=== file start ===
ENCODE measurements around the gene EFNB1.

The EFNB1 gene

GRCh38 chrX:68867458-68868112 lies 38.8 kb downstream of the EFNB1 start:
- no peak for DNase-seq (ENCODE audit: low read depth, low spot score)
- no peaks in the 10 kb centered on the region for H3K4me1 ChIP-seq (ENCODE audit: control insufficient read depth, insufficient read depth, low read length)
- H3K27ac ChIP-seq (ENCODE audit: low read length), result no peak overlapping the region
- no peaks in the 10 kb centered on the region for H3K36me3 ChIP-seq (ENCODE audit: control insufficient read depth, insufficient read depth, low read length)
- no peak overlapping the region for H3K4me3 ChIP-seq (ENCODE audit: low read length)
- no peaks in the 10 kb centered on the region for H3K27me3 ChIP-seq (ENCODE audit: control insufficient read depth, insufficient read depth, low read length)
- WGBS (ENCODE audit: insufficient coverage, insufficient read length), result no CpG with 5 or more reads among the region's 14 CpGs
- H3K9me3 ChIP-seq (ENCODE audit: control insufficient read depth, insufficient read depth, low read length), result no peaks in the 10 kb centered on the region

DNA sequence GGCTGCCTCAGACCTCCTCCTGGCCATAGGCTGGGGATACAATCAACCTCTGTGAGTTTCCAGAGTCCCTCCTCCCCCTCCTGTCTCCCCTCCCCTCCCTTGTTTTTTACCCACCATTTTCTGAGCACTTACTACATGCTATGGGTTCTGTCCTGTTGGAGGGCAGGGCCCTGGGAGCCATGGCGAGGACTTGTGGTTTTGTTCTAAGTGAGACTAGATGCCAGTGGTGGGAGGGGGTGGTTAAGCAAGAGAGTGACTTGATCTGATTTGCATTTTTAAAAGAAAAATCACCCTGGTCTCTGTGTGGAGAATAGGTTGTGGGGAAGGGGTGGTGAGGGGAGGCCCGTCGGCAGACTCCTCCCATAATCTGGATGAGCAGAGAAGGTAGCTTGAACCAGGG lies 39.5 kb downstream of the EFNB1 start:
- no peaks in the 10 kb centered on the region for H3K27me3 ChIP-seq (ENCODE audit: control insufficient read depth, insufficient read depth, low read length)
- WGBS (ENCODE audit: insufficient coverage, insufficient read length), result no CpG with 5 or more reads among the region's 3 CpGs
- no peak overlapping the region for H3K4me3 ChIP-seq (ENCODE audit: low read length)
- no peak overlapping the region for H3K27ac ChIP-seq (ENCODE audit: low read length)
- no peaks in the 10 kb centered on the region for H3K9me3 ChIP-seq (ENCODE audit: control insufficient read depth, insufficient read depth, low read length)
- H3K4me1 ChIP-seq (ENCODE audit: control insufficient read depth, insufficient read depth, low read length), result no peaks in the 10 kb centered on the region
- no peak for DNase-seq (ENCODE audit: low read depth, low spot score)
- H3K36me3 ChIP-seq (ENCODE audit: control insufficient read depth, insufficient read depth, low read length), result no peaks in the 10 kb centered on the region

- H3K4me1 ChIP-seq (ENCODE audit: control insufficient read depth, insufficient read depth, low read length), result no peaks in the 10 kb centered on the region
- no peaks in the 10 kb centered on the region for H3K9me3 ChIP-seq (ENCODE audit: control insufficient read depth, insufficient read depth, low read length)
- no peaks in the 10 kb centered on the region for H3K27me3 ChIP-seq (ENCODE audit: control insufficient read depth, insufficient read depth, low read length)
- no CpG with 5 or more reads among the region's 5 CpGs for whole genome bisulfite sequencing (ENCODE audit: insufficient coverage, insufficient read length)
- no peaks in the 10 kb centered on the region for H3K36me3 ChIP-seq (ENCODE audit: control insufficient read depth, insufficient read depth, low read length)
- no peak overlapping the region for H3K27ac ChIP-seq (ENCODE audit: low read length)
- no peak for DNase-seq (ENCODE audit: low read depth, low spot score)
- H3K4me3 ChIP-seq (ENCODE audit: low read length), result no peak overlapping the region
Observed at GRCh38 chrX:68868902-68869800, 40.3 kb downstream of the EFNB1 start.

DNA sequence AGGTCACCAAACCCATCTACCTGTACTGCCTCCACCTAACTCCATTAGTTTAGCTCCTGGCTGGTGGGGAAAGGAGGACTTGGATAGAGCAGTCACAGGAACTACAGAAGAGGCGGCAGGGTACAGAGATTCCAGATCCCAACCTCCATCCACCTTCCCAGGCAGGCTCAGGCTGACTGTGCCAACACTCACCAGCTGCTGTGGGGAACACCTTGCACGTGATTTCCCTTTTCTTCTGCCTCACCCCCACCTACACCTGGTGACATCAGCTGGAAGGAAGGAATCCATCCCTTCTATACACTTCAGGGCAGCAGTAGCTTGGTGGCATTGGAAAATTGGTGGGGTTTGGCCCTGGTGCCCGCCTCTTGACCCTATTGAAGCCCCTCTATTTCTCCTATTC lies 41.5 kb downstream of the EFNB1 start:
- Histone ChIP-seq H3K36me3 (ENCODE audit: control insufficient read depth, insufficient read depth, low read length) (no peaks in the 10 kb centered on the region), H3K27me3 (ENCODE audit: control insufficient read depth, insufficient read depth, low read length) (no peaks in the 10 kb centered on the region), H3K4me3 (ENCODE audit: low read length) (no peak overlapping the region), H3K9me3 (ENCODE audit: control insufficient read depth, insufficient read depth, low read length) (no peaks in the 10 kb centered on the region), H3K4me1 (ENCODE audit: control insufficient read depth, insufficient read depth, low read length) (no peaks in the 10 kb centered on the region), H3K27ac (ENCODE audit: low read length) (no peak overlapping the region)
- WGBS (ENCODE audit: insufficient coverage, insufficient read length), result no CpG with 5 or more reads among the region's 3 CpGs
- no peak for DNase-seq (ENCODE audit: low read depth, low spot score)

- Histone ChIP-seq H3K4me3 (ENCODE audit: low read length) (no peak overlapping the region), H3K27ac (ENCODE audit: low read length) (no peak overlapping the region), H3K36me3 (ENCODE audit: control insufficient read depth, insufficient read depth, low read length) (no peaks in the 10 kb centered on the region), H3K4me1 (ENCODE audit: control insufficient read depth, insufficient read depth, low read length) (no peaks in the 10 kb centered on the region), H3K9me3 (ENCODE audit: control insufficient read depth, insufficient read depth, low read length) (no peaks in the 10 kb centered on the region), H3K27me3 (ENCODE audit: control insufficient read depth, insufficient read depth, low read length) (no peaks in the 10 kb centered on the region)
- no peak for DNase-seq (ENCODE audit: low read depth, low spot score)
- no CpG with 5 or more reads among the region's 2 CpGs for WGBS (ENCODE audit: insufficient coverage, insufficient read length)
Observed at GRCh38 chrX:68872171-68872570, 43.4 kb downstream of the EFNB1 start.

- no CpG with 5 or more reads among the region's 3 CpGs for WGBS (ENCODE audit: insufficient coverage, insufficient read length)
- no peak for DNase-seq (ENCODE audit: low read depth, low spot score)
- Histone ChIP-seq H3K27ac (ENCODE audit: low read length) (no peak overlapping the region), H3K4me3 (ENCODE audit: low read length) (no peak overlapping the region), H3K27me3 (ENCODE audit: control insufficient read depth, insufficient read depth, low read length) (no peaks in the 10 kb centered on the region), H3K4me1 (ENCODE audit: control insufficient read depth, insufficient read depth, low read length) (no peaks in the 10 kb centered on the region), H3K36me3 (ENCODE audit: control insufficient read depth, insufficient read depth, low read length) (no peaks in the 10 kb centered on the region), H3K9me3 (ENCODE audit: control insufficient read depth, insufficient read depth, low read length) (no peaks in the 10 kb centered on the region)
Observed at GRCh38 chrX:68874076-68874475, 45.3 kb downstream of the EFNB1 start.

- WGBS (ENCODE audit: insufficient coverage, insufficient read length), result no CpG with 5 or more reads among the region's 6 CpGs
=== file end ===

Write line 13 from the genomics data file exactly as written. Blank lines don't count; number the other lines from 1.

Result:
- no peaks in the 10 kb centered on the region for H3K27me3 ChIP-seq (ENCODE audit: control insufficient read depth, insufficient read depth, low read length)